Doran insisted that Ford remained committed to hybrids but had decided to invest in other cleaner-car technologies as well, including those incorporating alternative fuels like ethanol, diesel and hydrogen.
The decision to retract a set production number by a set deadline wasn't based on lagging hybrid sales, he said — since they have been strong for Ford this year to date — but on a desire to embrace several approaches rather than only one.
"Hybrids are not a silver bullet appropriate for every person and every situation," he said. "We're going to continue investing in hybrid technology and growing it where we think it makes sense, but in addition to that there are other technologies we're investing in that will meet different drivers' needs in different markets."
He said the existing hybrid technology gets its best fuel savings with city rather than highway driving and has weight-towing limitations (the Escape, for instance, can't tow more than 1,000 pounds) that don't necessarily work for farmers and others living in rural areas. Ford pickup trucks running on diesel, in contrast, can tow about 15,000 pounds.
"If you live in an urban market, the hybrid makes a lot of sense. For a farmer in the Midwest, frankly, a hybrid might not be the right thing," Doran said.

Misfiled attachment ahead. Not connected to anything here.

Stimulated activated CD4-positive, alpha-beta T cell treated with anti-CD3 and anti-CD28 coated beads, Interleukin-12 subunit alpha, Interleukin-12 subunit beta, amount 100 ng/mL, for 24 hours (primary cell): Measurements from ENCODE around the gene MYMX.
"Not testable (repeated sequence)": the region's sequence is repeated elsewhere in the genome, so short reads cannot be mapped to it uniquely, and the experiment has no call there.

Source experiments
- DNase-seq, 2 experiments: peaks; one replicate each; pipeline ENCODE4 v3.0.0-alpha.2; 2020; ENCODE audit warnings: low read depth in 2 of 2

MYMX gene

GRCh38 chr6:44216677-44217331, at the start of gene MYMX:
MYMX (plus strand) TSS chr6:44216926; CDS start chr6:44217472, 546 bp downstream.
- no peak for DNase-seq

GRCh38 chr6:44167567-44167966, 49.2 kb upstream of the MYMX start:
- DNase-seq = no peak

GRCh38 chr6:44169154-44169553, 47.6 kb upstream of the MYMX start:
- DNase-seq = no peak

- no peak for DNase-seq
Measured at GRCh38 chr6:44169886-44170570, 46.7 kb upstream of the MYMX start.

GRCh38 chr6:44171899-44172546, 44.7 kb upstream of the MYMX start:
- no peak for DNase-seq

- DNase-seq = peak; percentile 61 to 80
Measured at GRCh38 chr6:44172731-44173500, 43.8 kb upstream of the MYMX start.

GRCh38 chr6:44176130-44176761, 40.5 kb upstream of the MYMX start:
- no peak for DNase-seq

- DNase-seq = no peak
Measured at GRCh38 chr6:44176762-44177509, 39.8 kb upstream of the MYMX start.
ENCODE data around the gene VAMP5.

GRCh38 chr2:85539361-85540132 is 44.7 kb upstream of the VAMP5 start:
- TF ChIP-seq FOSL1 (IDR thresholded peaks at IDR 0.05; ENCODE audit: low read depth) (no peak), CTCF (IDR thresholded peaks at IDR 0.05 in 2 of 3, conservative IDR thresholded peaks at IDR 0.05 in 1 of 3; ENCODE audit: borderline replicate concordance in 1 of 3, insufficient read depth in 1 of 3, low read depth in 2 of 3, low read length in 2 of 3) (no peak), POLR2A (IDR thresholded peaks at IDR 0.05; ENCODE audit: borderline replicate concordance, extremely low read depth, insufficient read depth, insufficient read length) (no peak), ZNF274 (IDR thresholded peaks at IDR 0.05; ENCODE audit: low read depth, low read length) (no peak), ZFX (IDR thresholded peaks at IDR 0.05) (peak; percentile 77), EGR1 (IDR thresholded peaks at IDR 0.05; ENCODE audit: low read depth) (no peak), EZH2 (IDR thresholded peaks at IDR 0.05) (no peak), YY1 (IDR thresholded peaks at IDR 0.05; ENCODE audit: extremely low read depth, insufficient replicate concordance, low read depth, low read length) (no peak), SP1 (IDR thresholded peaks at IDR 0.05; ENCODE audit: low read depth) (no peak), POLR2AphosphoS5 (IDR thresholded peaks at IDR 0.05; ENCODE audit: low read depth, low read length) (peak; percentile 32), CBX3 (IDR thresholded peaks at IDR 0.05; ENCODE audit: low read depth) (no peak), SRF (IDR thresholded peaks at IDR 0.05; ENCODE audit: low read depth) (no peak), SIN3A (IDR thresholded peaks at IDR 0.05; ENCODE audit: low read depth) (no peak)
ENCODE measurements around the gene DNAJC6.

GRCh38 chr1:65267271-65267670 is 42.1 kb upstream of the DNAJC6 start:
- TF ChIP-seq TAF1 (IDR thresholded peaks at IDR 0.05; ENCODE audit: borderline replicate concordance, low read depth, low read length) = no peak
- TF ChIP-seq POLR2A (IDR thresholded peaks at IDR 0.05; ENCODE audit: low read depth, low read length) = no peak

The fact that Ford was the first American auto maker to produce hybrid vehicles "speaks volumes" to the company's commitment to the electric-gas cars, he said. Currently there are about 26,000 Ford hybrids on the roads, with the plan of rolling out about 24,000 annually through 2007, then gradually increasing that number in subsequent years.
The company has also this year produced a quarter of a million ethanol vehicles, which run on E85 fuel, and has 30 Focus hydrogen fuel cell vehicles and a fleet of hydrogen E450 buses being tested on the road now, according to Doran.
As for Toyota, spokesman Hoyt said hybrid buyers still tend to "range from tree-huggers and environmentalists with the Prius to rich people who want the top-of-the-line Lexus hybrid" — but the Camry should appeal to "a more mainstream audience."
The original premise — an electric car tries to make its way in a gas-guzzling world — was scrapped in favor of the final storyline about a race car, according to the Internet Movie Database (IMDB.com).
Part of the ongoing struggle in the auto industry is the balance between vehicle performance and fuel efficiency, with the major players generally believing that the former is more appealing to American drivers than the latter.
That has led many of the SUV and other speedy hybrids to promise V6 or V8 performance with more miles to the gallon than a regular V6 or V8 car or truck.
But some insiders say that's a miscalculation, since most hybrid buyers seem to care more about efficiency than power — especially since they're paying premiums of up to $5,000 when they purchase a part-electric car over an all-gas one, even if they do get financing and other incentives for going hybrid.